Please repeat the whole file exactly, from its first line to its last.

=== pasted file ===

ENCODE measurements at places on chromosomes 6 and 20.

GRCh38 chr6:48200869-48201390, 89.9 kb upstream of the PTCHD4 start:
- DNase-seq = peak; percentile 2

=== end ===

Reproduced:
ENCODE measurements at places on chromosomes 6 and 20.

GRCh38 chr6:48200869-48201390, 89.9 kb upstream of the PTCHD4 start:
- DNase-seq = peak; percentile 2